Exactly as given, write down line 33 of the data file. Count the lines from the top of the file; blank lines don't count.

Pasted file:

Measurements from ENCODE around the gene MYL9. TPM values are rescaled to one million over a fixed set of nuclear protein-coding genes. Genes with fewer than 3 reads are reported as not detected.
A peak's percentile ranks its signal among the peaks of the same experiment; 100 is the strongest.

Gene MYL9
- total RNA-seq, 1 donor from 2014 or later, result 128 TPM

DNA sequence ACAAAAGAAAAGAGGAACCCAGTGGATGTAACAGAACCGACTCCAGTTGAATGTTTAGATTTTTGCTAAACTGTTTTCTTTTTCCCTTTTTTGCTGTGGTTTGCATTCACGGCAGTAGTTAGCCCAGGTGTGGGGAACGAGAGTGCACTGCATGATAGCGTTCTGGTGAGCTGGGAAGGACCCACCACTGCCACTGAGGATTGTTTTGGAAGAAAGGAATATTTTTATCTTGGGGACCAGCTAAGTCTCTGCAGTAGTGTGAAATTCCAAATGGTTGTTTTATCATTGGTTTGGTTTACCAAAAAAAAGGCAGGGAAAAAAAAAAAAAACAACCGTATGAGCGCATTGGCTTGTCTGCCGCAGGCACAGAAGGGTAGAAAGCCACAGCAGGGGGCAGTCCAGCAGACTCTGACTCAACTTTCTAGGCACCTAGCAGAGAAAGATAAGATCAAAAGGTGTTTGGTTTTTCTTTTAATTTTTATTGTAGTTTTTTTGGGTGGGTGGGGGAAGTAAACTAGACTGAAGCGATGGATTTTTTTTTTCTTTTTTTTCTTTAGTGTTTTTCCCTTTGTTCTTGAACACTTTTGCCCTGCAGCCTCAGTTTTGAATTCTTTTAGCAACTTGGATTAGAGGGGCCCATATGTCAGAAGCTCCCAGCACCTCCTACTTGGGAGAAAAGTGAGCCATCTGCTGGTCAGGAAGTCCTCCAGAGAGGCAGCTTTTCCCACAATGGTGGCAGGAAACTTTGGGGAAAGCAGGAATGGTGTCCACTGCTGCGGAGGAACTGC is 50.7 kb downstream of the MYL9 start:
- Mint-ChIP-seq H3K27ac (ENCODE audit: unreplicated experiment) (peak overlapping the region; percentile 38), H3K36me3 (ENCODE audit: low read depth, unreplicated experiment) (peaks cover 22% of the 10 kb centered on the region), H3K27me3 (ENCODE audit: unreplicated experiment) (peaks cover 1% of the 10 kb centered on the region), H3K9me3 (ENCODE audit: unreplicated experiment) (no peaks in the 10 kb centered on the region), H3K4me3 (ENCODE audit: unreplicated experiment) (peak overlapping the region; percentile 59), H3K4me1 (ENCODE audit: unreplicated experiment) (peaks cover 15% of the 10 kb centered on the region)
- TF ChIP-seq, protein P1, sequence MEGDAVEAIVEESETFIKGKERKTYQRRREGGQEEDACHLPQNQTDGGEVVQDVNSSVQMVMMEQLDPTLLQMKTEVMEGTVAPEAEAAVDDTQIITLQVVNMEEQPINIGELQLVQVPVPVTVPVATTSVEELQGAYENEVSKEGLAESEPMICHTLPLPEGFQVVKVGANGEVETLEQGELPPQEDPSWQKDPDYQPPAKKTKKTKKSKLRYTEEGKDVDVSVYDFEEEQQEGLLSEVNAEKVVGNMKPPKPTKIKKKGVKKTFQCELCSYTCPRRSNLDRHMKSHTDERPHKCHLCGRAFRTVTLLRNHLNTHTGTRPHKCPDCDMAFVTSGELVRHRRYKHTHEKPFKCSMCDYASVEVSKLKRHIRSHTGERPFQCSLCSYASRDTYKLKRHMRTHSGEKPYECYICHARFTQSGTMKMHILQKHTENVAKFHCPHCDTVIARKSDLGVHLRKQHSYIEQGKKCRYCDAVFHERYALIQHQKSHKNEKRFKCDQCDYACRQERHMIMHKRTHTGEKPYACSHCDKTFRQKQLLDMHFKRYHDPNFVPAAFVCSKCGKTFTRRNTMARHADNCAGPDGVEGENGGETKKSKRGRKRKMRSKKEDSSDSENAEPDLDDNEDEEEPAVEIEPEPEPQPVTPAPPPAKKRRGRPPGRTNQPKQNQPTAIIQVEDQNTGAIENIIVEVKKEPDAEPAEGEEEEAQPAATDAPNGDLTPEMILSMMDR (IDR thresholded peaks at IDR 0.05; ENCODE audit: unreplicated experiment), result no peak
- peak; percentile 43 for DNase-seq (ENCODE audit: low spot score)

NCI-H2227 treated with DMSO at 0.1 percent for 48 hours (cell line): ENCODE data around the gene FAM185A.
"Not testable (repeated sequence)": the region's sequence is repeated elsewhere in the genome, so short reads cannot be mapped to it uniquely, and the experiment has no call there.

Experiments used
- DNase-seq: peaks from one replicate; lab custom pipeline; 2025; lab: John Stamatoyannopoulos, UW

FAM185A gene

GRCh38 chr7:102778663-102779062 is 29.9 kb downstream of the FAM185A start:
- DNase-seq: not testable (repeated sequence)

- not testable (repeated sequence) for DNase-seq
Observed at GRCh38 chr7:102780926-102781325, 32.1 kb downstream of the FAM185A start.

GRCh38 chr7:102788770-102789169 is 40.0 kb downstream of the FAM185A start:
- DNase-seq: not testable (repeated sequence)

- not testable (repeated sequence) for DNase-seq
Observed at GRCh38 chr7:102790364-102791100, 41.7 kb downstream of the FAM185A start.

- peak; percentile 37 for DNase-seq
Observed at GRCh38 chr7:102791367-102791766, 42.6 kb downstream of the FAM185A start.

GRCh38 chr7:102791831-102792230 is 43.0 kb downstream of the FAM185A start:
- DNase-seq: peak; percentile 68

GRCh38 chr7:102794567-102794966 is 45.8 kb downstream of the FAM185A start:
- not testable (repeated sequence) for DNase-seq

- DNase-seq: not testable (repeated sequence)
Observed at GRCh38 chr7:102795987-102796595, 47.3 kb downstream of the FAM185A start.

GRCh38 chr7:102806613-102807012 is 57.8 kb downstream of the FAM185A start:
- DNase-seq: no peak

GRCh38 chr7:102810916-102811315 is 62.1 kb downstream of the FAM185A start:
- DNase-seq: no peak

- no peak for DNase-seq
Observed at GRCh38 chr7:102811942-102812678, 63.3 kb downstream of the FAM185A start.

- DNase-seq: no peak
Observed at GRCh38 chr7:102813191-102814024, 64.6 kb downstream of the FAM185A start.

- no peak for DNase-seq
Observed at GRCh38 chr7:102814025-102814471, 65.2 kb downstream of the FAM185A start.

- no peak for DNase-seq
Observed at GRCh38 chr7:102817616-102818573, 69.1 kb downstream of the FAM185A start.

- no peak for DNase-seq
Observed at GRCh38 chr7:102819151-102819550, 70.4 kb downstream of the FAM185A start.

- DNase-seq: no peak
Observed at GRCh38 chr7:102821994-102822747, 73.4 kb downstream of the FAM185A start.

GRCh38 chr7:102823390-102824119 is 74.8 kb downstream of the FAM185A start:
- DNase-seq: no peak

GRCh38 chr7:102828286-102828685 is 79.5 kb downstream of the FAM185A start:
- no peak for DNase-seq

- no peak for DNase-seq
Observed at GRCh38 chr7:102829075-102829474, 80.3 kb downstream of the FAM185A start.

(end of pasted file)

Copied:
- DNase-seq: no peak